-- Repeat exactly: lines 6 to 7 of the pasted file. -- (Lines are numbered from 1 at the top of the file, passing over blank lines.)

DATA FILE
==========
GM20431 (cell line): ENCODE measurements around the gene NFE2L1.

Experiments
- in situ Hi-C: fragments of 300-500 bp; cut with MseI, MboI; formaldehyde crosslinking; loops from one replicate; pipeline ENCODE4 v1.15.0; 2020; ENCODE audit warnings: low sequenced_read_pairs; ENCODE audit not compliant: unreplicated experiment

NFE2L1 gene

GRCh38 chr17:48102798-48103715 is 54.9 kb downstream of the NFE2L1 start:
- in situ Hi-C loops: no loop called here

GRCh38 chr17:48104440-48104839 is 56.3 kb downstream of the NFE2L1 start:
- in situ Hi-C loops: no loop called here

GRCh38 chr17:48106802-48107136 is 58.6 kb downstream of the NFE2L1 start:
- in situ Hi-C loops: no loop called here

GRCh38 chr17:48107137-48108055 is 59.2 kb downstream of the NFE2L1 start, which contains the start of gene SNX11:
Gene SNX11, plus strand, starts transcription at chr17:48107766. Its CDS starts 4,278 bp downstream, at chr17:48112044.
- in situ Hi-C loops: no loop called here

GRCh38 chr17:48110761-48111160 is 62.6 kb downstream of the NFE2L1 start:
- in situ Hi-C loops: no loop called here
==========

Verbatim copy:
- in situ Hi-C loops: no loop called here

GRCh38 chr17:48104440-48104839 is 56.3 kb downstream of the NFE2L1 start: